Whether you receive public assistance or not, your cooperation with the child support agency is very necessary to the success of collecting support or establishing paternity.

Any facts you have about the non-custodial parent are helpful in enforcing support. Although it is not a requirement for application, you should include as many of the following pieces of information as you can on the application to help the caseworker locate the parent and enforce support:

  • The full name and address (or last known location) of the non-custodial parent
  • The parent's Social Security Number (this can be found on things such as pay stubs, old tax forms, health insurance forms, and drivers' licenses issued by some states)
  • The parent's date of birth (or approximate age)
  • The present or last place the parent worked
  • The county and state in which the divorce occurred, if there was one, and a copy of the order, or the county and state where there is any other support order
  • The child(ren)'s birth certificate and Social Security Number
  • Information on any assets such as bank accounts, vehicles, or land the non-custodial parent might have
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How do I get services?

If your child receives public assistance, your child support case should be referred to DCS automatically. That is also true if your child is in the custody of the Department of Human Services (i.e., foster care) or the Oregon Youth Authority.

If your child does not receive public assistance, you can apply to the District Attorney in the county in which you live. (To find out where to call, see the list of District Attorney offices.) You will be asked to complete an application and charged a one-time $1 fee for this service. The fee will be deducted from the first money we collect. See Apply for Services for more information.

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What services are NOT provided?

Legal Advice - Neither the Division of Child Support (DCS) nor the District Attorney is your attorney. They cannot give you legal advice. They represent the State of Oregon. Any person involved in a case handled by DCS or the District Attorney may hire an attorney at their own expense. In contempt and criminal nonsupport cases, the court will appoint an attorney to represent the person charged if that person cannot afford an attorney. See Get Legal Help for more information.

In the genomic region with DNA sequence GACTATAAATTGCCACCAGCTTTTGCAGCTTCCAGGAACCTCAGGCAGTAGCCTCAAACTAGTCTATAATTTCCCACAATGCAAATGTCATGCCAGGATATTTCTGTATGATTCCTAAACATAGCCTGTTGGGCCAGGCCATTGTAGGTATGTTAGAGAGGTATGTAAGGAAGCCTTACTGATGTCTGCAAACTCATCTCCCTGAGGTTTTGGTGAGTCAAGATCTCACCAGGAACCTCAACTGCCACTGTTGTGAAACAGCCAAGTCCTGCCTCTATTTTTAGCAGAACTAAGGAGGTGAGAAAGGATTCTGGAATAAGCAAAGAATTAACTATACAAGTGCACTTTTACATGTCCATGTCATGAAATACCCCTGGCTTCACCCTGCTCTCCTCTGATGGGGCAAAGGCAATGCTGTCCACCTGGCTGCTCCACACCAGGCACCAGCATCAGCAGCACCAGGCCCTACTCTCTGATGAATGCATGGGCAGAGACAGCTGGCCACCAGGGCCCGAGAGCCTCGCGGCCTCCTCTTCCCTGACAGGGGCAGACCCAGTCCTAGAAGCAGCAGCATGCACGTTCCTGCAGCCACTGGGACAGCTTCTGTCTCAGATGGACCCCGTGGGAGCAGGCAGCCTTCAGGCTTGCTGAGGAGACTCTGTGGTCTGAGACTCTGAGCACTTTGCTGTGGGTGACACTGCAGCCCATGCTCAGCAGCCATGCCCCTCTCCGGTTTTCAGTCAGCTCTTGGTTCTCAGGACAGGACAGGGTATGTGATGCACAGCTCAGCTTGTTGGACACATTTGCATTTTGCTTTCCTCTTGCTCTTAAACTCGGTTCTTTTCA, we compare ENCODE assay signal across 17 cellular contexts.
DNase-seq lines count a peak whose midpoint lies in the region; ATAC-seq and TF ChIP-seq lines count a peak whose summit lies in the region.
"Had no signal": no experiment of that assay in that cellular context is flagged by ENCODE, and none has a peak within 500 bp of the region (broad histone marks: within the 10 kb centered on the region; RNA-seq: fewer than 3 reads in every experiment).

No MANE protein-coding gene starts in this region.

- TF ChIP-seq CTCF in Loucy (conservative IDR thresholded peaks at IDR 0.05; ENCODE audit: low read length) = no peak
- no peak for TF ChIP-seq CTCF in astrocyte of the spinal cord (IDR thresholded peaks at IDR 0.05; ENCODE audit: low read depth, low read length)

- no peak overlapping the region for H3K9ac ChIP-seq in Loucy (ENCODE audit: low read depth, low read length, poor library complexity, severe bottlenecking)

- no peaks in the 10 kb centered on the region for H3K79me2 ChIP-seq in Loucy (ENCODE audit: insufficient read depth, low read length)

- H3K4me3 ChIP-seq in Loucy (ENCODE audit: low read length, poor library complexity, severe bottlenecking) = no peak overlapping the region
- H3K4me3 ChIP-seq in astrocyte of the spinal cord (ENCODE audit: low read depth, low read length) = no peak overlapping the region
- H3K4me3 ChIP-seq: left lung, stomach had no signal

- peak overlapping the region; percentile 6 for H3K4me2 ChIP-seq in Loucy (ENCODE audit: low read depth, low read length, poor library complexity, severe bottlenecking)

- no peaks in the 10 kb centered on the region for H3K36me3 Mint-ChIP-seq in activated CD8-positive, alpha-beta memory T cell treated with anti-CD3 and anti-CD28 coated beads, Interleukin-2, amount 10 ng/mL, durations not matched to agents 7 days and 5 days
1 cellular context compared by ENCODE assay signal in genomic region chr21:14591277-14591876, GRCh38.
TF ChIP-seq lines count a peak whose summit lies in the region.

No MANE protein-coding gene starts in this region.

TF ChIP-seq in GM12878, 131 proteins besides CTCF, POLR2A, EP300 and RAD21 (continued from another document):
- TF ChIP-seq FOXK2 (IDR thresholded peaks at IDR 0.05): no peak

Please tell the child support agency if you have an attorney who represents you in any child support matter. DCS or the District Attorney must deal with your attorney unless your attorney says they can talk with you.

Spousal Support - Enforced only if there is also child support. If there is no child support order but the obligee receives assistance in any form, we can initiate income withholding and provide accounting services. DCS does not provide other enforcement; some DA offices do provide limited services - see the back of the application form for participating DA offices. If the obligee is not receiving assistance, we will pass through any payment for spousal support if we receive a copy of the order and know where to send the funds.

Visitation & Legal Custody - Neither DCS nor the District Attorney can advise you about visitation or custody matters. These matters must be discussed with a private attorney or handled in court.

There are mediation services offered by other entities in Oregon. See Parenting Time for more information.